Visitors to Mau Son Mount in Lang Son Province have the unique opportunity to discover the colorful customs of the local Dao ethnic minority.
There are three ethnic minorities in Mau Son: Dao, Tay and Nung, of which the Dao account for 98 percent. From past to present, the Dao in Mau Son, a commune near the border with China have clung tightly to their cultural identity.
Series “Dao People’s Lifestyle in Mau Son” by lensman Nguyen Son Tung, a Lang Son Province resident, vibrantly depicts the mountainous Dao lifestyle.
The Dao eat breakfast and dinner at home while lunching in the fields. Their staple is rice, including glutinous rice, cooked in varying forms.
Mills are used to pound rice and stone mortars for corn. Rice is usually made into porridge while corn is broken into small pieces and cooked with rice, made into porridge or baked into cakes.
Meat, cured and strung along the ceiling, is typically served with leaves from the exotic Chinese sweet gum tree.
Harvested corn is kept in the attic to avoid termites and are infused with kitchen smoke, affording them a golden glint and signature taste.
Customary female attire includes a long black dress embroidered with colorful patterns and decorated with silver stars and beads. A silver pendant is also worn on the side.
Colorful local fabric often depicts birds and pine trees.
“The use of traditional clothing for every day use remains common, though mainly among the elderly. It is worrying that fewer and fewer artisans know how to embroider, weave and make traditional garments. Materials are also growing increasingly scarce,” Tung said.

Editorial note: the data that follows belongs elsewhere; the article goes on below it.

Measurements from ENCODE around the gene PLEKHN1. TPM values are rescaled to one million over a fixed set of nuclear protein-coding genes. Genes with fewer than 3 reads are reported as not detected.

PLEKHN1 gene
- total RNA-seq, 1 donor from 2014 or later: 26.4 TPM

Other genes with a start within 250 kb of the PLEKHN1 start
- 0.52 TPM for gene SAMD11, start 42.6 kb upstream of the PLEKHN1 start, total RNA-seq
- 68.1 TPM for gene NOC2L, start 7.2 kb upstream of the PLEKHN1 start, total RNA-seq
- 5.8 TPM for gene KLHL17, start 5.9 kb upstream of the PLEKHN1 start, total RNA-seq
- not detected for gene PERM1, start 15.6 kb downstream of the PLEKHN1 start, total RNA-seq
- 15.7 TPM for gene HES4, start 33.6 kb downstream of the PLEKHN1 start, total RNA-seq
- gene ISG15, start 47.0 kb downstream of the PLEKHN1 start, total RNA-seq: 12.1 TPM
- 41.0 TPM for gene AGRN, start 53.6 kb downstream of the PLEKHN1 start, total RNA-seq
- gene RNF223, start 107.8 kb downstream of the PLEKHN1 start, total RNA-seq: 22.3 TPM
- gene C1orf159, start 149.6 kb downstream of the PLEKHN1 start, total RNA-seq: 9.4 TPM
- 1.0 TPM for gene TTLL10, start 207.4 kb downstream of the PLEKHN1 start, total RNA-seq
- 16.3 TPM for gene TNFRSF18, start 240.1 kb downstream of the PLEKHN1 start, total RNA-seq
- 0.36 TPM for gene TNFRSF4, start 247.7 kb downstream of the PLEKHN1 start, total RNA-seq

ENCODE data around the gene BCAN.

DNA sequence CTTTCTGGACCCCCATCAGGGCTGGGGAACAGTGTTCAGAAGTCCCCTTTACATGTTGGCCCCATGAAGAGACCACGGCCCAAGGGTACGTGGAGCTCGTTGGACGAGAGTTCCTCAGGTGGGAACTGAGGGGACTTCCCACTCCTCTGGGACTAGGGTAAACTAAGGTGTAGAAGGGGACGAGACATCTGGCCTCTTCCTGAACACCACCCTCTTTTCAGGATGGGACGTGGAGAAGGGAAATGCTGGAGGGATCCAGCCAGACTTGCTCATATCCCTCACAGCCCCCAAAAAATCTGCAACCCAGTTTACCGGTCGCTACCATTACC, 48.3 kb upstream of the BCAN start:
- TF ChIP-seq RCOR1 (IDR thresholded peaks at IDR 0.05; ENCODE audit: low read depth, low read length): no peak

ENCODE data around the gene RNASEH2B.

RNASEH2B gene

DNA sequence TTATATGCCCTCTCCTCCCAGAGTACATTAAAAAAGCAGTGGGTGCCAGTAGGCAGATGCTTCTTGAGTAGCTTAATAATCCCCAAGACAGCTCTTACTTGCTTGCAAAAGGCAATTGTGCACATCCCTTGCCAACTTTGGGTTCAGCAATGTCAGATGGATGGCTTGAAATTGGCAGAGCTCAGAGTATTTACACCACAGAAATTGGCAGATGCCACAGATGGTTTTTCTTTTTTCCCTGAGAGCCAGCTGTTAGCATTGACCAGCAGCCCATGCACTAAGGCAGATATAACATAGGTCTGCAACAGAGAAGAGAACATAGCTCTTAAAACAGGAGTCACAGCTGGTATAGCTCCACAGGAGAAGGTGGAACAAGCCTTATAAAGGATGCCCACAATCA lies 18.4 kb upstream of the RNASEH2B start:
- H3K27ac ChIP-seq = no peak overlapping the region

Dao men usually wear a simple black shirt with a scarf with colorful tassels. Wide pants are held up by a hemp rope. A turban or scarf usually serve as a hat.
Traditional weddings will see songs of love resound to the accompaniment of a Pi le trumpet welcoming the bride.
Usually, the groom’s family collects the bride in the early morning. Departing, the bride wears traditional clothing, which is changed before she enters the groom’s house.
The traditonal Pi le trumpet is used during rituals for the rice god and forest god, during weddings, and over Tet (Lunar New Year festival). Its sound represents the spiritual communication between heaven and earth, mountains and forests, loved ones, as well as children and their parents.
The trumpet consists of a mouthpiece, pipe and bell, capable of producing 72 different melodies.
Most Dao families worship their ancestors up to the ninth generation, including their parents, grandparents, and great-grandparents. Ancestor worship occurs during funerals, tomb visits, full moon in seventh lunar month, Lunar New Year festival, and other rituals.
The Dao are originally farmers, and pray to the god of agriculture to bless their harvests.
During funerals, the Dao believe a dead person’s soul returns to its roots among the ancestors. To facilitate this journey, a ‘dry ritual’ is performed at home, one month after burial.